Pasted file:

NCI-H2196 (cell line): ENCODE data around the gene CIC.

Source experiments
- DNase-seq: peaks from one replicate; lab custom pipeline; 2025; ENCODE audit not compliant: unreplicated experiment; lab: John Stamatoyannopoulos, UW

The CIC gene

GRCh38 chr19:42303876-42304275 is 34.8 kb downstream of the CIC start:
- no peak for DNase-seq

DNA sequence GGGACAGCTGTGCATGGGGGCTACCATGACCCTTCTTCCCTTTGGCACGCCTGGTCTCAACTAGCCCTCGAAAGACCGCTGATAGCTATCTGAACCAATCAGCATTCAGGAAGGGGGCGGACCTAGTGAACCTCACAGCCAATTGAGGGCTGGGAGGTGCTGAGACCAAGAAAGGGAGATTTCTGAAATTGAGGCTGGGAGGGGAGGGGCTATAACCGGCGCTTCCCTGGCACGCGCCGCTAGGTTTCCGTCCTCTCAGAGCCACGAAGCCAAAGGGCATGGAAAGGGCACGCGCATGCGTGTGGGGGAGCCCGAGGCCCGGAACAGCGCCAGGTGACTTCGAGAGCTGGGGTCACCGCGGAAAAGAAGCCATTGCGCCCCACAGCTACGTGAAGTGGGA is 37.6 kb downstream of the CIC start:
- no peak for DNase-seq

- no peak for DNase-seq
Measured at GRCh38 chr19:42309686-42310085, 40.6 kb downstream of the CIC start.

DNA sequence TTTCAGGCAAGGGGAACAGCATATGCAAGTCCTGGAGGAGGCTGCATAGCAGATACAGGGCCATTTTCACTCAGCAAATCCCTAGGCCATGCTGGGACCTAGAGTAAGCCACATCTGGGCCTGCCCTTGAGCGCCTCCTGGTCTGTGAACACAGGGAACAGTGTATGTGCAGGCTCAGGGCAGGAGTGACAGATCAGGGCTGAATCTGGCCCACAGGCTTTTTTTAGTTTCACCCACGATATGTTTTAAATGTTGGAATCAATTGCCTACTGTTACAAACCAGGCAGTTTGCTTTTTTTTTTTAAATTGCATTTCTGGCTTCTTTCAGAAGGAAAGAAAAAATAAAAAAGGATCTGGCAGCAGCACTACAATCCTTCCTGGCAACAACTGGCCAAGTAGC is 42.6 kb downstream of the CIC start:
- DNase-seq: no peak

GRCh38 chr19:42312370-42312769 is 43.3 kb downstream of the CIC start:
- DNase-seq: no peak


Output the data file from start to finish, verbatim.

NCI-H2196 (cell line): ENCODE data around the gene CIC.

Source experiments
- DNase-seq: peaks from one replicate; lab custom pipeline; 2025; ENCODE audit not compliant: unreplicated experiment; lab: John Stamatoyannopoulos, UW

The CIC gene

GRCh38 chr19:42303876-42304275 is 34.8 kb downstream of the CIC start:
- no peak for DNase-seq

DNA sequence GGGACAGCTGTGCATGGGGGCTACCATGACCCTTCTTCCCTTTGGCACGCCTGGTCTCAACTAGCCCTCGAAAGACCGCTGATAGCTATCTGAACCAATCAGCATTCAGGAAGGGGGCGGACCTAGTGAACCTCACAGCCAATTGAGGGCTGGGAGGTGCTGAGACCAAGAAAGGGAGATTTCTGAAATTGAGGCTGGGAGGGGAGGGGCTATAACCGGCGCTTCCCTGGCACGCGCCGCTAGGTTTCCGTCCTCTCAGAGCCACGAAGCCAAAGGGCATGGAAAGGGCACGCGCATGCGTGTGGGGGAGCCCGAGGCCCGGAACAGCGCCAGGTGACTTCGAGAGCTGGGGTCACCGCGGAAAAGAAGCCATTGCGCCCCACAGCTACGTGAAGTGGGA is 37.6 kb downstream of the CIC start:
- no peak for DNase-seq

- no peak for DNase-seq
Measured at GRCh38 chr19:42309686-42310085, 40.6 kb downstream of the CIC start.

DNA sequence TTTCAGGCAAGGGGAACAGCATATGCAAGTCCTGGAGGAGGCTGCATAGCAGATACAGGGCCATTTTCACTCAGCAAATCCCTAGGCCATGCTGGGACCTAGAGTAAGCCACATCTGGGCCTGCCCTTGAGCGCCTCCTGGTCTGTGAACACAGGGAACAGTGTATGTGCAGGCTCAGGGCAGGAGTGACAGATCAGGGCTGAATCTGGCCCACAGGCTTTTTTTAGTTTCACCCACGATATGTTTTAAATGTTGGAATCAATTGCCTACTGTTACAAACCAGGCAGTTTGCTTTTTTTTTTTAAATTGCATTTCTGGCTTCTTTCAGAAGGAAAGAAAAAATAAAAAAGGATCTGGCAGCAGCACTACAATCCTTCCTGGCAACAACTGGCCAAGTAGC is 42.6 kb downstream of the CIC start:
- DNase-seq: no peak

GRCh38 chr19:42312370-42312769 is 43.3 kb downstream of the CIC start:
- DNase-seq: no peak